When I was younger (so much younger than today), my favorite show (aside from Buffy the Vampire Slayer) was Sliders. It’s hard to imagine the impact the show had on my younger self — certainly it sparked my interest in science fiction and in alternate history. But it also sparked something else: the knowledge that even a good show can become bad over time, as Sliders gradually became worse and worse and ended up as a complete and total disaster.
So, hey, it might be rebooted! At least according to the best actor on the show, John Rhys-Davies, whose departure from the show signaled it’s long, long death knell.
I’m going to put that spoiler warning here, because I don’t know how many of people here have actually watched Sliders. In any case, I’ll right a quick synopsis, to catch everyone up:
Sliders was a show that originally aired on mid-season on Fox in 1995. Created by Robert K. Weiss and Tracy Tormé (yes, the son of famed singer Mel Tormé), Sliders was a science fiction show about Quinn Mallory (Jerry O’Connell), a scientist who manages to create a device to travel to other parallel universes, Earths where the timeline is slightly or significantly different. Along with his mentor, Professor Arturo (John Rhys-Davies), best friend/future love interest Wade Wells (Sabrina Lloyd), and random passerby/lounge singer Rembrandt “Crying Man” Brown (Cleavant Derricks), they travel from parallel Earth to parallel Earth, trying to find their way back to their own Earth, because, oops, Quinn forgot to save the coordinates during his first trip and all of the trips are randomized. (Yes, really. Quinn is kind of stupid.)
The show when it started out was, well, fun. The characters explored various alternate histories, like one where the Russians won the Cold War or where the British still ruled America, alongside worlds that were more radically different. The show definitely had a sense of “Let’s try to be an American version of Doctor Who” with them going to different Earths each episode and getting into trouble and so on.
The problem, of course, started almost immediately as Fox aired the first two seasons out of order. And then Fox insisted on not following up on a cliffhanger. And then they insisted on the show having a overall meta-arc, similar to The X-Files, which required the introduction of world-hopping backguys called the Kromaggs. And the more and more Fox took control of the show, the more and more it suffered, until, finally, Fox fired John Rhys-Davies. The third season saw the introduced of sexy army captain Maggie Beckett (Kari Wuhrer) to replace him and a dramatic shift in tone to become more “action oriented.” The alternate Earths didn’t so much explore different timelines now as they did, uh, “replicate current blockbuster movie plots.” Yes, Fox decided that the sci-fi show about traveling to alternate Earths was the best place to rip-off current movies and have the characters be in Twister and Jurassic Park. The season ended with Tracy Tormé leaving the show, declaring it the episode where Professor Arturo died as the “worst pieces of television ever produced” and Fox, of course, subsequently cancelled it.
And then the Sci-Fi Channel picked it up, where a young me watched it. Yes, I know, at that point, the show was terrible (and would continue going downhill), but I still loved it. I would watch reruns the first two seasons (which were infinitely better) while the fourth and fifth seasons were coming out. And the fourth and fifth seasons were...not good. They tried, certainly, but it seems as if nobody understood what the show was about anymore. Was it a show exploring alternate history? Was it about an invasion of Kromaggs from another Earth? Was it a monster of the week show? Was it supposed to be like The X-Files?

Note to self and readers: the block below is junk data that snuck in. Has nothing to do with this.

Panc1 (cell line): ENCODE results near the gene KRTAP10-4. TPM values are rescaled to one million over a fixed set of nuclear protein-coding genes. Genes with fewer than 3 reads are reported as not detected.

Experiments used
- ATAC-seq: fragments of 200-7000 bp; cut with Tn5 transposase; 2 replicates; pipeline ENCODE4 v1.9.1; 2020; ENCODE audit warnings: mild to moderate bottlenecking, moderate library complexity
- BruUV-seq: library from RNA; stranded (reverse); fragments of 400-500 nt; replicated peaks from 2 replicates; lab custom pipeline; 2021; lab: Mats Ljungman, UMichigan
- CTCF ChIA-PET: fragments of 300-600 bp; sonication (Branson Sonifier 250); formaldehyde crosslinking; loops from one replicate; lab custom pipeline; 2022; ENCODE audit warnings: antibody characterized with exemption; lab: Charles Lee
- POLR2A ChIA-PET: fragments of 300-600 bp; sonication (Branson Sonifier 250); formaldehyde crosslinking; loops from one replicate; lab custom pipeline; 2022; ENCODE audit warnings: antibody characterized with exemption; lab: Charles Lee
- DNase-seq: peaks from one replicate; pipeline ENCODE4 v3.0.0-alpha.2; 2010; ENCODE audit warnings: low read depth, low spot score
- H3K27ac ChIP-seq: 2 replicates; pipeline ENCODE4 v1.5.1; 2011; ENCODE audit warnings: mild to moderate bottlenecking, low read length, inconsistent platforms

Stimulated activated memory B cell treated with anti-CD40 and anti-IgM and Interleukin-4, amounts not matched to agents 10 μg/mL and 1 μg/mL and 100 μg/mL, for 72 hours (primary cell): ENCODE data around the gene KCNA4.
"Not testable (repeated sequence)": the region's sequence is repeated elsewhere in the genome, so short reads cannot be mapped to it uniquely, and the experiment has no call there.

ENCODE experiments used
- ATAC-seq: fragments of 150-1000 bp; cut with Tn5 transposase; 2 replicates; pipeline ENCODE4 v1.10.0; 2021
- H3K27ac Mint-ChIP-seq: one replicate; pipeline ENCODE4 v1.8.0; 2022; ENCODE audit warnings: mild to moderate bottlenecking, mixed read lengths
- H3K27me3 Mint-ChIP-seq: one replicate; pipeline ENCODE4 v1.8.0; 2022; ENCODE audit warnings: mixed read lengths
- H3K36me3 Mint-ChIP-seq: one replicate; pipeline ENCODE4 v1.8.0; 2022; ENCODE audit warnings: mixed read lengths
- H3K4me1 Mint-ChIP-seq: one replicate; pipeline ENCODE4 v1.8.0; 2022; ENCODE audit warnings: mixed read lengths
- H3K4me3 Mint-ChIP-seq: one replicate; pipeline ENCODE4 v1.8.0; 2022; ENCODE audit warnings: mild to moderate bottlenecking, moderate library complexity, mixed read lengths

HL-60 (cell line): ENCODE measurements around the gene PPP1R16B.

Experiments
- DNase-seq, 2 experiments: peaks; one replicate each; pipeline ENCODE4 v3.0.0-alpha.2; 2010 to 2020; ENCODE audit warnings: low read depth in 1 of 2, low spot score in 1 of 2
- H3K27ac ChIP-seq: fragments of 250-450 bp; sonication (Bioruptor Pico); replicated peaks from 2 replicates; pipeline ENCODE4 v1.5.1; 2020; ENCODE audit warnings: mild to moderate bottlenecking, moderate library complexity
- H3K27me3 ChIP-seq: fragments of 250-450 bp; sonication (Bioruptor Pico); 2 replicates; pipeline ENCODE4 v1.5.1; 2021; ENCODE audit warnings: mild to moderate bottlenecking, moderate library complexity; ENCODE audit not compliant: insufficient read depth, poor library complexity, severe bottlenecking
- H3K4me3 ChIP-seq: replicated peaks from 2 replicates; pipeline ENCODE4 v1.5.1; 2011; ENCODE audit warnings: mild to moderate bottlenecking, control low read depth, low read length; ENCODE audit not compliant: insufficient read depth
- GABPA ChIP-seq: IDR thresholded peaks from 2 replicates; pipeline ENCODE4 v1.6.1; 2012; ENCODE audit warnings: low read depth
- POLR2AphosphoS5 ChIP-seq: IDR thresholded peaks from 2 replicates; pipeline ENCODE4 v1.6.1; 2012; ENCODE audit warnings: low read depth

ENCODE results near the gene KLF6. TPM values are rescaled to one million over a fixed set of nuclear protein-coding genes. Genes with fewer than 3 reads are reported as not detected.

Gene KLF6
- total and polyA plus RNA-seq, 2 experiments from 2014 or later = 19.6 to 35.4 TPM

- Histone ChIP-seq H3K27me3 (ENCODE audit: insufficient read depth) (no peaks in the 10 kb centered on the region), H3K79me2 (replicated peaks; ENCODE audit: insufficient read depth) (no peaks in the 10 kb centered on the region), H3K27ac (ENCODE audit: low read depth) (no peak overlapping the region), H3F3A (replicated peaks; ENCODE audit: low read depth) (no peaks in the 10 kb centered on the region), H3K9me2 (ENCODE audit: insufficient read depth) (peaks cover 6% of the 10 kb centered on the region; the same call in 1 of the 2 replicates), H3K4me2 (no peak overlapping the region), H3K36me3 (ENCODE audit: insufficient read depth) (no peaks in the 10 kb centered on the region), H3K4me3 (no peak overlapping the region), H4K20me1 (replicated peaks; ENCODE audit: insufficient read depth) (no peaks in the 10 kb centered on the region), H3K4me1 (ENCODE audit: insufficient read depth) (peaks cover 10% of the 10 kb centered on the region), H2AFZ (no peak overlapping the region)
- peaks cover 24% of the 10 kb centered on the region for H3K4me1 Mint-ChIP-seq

Furthermore, the remaining cast from the beginning of the show starting leaving one by one. Sabrina Lloyd left for Sports Night and her character was sent to a, god, Kromagg breeding camp (yes, this show had a problem with how it portrayed female characters and the fact that it essentially left one female main character to be continually raped was a huge issue). Quinn somehow merged with his own doppelganger, which meant he now looked like a completely different actor, because even Jerry O’Connell didn’t want to keep going. By the end of the show, only Cleavant Derricks as Rembrandt Brown was left.
And then the show ended up a massive cliffhanger, as a big “fuck you” to the Sci-Fi Channel. You see, apparently, Sci-Fi was going to give it another season, but at the last minute decided, you know, not to do that. And the writers and producers eventually realized that Sci-Fi wasn’t even reading the scripts they were sending in, that’s how little they cared about the show. So the show blew it’s entire budget on its second-to-last episode and the series finale was a low-budget talk-fest that ended on a cliffhanger that they had no intention of ever resolving. Yes, really.
So: should the show be rebooted? Well, my answer to that: god yes.
The show has a fascinating premise and a good cast of characters. The only reason it suffered its decline was because of some horrible meddling from Fox and the Sci-Fi Channel (and, yes, that time Jerry O’Connell wanted them to hire his brother Charlie, even though his brother is a terrible actor). Rebooting it back to its original premise and this time giving it enough time, money, and leeway to get things right would be amazing. Hell, they don’t even have to use the same characters, they could use completely different characters, and it could still be interesting.
The problem is, of course, nobody actually knows who owns the show. Is it Fox, who originally aired it? The Syfy Channel? Is it NBCUniversal, who distributed the show? The rights are just all mixed up. But if they do sort that out, I would love to see it brought back.
Oh, and bring back John Rhys-Davies.